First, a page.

To Play 'Lieder' Records
At MeetingToday
A program of recordings of Ger-
man folk songs will be presented by
the Summer Session Deutscher Verein
at 8 p.m. today at the Deutsches Haus,
1315 Hill St.
Featured on the program will be

Parley Topics
Are Annotineed
In 3 Agendas
Elections Panel To Discuss
New Armament Program
And Standard Of Living
The vital problems that will form
a discussion nucleus for the two-day
Summer Parley, which opens with
keynote addresses at 4:15 p.m. to-
morrow in the Union, were announc-
ed last night for three of the four
Heading the National Election
panel agenda under student chair-
man Phil Westbrook is "Can the
United States build an adequate de-
fense system and maintain its pres-
ent standard of living and its sys-
tem of democracy?" Other questions
will center on the threat of total-
itarianism to this country, both ex-
ternally and internally, and will in-
clude considerations of Fifth Colum-
nists, international trade, and vital-
izing democracy.
In the Civil liberties panel, headed
by Joseph Fairman, the term civil
liberties will be defined, and the re-
lation of liberties to professions,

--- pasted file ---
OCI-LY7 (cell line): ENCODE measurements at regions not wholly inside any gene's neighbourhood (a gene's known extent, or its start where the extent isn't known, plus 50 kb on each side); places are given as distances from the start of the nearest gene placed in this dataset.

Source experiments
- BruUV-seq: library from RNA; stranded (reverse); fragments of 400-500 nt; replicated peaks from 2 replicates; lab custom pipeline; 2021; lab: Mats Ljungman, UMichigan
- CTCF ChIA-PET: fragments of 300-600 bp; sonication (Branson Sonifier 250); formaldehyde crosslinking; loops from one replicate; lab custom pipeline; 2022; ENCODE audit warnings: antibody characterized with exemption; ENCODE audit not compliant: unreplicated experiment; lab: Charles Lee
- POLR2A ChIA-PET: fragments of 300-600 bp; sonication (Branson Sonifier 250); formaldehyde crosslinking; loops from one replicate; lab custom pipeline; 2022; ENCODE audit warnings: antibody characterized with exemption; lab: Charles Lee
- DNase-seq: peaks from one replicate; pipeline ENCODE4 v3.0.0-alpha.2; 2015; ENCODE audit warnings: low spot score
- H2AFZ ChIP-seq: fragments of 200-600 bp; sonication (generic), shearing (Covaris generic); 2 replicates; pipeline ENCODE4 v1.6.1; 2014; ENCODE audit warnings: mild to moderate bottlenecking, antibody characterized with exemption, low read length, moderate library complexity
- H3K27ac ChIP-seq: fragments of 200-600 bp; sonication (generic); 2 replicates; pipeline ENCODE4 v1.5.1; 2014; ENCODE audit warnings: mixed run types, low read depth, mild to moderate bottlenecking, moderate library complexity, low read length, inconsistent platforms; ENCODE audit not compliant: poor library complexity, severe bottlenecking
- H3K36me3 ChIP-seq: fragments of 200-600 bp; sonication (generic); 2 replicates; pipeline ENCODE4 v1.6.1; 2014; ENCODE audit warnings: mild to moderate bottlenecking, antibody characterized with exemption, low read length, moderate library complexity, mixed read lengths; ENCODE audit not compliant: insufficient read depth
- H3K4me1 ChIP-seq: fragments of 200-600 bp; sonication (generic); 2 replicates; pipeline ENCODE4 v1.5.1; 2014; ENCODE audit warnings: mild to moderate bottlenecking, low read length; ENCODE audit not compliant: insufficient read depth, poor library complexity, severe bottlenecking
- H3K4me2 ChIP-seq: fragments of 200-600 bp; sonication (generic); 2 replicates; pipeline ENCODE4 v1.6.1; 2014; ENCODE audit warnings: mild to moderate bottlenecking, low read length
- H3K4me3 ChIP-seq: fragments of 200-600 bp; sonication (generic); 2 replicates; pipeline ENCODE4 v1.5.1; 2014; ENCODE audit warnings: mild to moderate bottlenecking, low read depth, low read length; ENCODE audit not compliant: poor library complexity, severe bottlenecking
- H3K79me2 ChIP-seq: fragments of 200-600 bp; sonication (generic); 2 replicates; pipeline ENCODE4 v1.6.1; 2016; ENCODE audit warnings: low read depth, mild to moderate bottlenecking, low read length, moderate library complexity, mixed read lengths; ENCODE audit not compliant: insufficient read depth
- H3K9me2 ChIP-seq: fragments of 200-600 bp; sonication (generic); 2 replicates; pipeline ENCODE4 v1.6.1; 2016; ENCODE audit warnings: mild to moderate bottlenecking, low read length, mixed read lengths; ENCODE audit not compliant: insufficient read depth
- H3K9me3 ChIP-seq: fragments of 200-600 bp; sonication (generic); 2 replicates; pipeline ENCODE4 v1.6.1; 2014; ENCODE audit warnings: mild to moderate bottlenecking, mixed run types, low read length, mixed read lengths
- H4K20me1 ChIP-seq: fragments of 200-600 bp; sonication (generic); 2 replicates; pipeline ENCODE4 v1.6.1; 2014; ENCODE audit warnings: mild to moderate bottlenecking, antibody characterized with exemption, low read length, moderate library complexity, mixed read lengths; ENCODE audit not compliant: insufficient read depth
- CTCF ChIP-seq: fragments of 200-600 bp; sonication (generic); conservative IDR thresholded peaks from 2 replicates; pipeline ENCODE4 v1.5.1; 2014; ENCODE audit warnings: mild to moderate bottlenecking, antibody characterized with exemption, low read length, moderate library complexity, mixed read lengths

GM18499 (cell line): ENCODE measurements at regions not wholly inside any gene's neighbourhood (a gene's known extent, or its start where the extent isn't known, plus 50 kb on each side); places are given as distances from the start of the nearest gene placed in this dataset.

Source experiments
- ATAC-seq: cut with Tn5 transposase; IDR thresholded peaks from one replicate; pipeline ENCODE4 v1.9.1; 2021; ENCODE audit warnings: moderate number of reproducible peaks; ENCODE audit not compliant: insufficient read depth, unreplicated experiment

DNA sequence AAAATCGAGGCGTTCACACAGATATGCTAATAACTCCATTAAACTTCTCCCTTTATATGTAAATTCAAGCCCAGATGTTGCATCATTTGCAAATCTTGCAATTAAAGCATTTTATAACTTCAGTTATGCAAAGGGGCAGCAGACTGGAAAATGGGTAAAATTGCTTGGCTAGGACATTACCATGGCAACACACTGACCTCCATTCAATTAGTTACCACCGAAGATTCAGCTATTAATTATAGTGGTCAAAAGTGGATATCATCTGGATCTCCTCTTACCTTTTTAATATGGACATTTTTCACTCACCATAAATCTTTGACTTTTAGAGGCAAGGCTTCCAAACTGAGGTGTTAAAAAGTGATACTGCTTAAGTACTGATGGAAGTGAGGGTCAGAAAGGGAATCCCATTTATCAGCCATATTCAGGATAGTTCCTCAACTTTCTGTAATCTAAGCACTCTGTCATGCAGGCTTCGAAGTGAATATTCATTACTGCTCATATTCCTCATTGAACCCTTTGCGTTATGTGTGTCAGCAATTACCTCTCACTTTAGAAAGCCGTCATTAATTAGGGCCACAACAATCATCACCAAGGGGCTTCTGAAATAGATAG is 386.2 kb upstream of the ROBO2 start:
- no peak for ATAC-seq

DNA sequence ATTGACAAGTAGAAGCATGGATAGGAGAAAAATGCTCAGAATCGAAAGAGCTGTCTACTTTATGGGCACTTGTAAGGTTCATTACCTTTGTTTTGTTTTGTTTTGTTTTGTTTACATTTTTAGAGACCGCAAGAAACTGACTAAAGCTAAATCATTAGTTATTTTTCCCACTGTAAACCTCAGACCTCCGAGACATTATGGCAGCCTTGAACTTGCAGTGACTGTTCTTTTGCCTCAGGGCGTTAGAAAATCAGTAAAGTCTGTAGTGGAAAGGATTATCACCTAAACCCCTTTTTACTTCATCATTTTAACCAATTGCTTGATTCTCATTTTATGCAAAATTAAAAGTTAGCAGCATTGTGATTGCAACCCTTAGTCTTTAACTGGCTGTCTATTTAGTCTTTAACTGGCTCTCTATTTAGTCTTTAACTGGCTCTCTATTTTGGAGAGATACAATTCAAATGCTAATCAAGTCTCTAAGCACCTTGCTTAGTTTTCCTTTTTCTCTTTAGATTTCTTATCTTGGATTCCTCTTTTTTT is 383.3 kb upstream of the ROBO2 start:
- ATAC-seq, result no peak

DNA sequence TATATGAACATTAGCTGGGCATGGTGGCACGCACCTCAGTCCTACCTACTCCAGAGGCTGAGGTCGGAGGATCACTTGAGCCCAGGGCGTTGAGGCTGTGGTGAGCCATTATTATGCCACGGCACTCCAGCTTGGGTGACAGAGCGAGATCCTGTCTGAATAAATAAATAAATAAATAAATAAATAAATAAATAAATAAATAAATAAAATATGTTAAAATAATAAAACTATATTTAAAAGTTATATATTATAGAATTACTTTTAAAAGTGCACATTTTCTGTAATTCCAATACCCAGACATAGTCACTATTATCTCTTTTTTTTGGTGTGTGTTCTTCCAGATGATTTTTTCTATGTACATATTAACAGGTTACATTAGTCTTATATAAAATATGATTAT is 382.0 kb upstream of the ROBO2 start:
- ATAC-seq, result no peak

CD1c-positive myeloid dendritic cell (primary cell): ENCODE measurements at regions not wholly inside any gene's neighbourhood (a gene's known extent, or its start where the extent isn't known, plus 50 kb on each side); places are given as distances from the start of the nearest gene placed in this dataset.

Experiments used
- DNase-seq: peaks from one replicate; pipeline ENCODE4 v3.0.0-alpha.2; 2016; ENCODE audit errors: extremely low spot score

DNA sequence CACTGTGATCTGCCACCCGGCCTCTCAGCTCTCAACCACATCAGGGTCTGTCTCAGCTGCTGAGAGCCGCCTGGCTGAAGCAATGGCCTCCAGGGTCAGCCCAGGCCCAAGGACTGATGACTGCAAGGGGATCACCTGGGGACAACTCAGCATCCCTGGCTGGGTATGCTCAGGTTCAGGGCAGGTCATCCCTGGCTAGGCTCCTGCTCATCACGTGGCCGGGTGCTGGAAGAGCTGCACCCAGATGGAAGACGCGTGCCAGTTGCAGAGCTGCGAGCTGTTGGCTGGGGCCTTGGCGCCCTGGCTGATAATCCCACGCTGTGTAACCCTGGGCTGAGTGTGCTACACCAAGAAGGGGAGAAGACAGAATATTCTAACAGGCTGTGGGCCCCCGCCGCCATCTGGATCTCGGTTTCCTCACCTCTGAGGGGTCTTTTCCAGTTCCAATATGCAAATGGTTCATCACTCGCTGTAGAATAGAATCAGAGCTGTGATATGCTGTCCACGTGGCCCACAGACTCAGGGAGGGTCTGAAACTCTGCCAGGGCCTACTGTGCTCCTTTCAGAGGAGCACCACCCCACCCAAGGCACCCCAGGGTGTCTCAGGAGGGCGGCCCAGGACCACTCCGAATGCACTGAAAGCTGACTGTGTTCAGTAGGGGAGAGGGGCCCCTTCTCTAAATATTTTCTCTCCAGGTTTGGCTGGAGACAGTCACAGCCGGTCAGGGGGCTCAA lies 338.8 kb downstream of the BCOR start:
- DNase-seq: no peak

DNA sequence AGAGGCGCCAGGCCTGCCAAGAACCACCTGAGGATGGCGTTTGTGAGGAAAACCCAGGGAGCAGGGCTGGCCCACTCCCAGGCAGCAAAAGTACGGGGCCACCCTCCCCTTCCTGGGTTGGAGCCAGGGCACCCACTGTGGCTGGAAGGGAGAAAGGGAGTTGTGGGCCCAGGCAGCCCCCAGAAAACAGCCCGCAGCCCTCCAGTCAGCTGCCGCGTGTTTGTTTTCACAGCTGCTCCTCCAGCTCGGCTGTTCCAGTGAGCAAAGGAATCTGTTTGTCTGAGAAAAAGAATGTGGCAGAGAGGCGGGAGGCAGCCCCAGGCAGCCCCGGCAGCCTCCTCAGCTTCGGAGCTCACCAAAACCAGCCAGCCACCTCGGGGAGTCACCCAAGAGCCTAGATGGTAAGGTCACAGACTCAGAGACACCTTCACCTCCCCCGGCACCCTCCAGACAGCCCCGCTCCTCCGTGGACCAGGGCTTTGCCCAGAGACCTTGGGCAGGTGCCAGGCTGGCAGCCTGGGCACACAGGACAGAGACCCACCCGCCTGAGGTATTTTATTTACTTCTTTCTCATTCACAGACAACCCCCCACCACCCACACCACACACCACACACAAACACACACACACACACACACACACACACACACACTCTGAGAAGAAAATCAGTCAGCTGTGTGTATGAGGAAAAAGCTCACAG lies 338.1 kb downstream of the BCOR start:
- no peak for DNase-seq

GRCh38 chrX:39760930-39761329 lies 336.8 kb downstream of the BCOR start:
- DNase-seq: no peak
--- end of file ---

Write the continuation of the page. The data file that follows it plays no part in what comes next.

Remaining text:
workers, and industrialists will be
considered. The panel agenda will
also call for discussion of present
tendencies in civil liberty restric-
Government In Education
The agenda questions outlined
here are only a cursory presentation
of some of the problems that will
be presented with all aspects in-
Among the issues for discussion
by the Education group, headed by
J. B. Geisel, are: "Will Federal par-
ticipation in education grow?"-
"Whatiof academic freedom? "-and
"The International situation and in-
Agenda topics for the fourth panel,
Religion, will be announced in to-
morrow's Daily.
Opens Tomorrow
The Parley, sponsored jy the Stu-
dent Senate, and honorary faculty
Senators, opens tomorrow with key-
noters Prof.-Emeritus William H.
Hobbs, Prof. Lawrence Preuss, Pr.i;
DeWitt Parker, and Kenneth Mor-
gan, representative opinions on "This
War We Live In."
Panels convene at 3:15 p.m. Satur-
day, and reconvene for the evening
session at 7:45. Each panel will have
its own faculty keynoter plus the
agenda to act as intellectual stimuli
for the participating audience. The
panel student chairmen will pre-
sent sumnations at the general clos-
ing session at 9 p.m.
Suspensions Theatened
LANSING, July 17. -(?)- Seth
Whitmore, State Softball Commis-
sioner, said today he would recom-
mend suspension of at least 10 teams
as well as a number of parks at the
Michigan Softball Association's Ex-
ecutive Board meeting Saturday and
Sunday at Traverse City.


For Service

In One-Day Drive
Len gtihv Platform. Promises Country
Neutrality Unless We Are Attacked
CHICAGO STADIUM, July 17.-OP)-The Democratic National Con-
vention nominated President Franklin D. Roosevelt on the first ballot
tonight for a tradition-smnashing third term campaign. The President
had polled 800 votes--well over the required majority-at press time.
The Convention took this action despite a statement from the Chief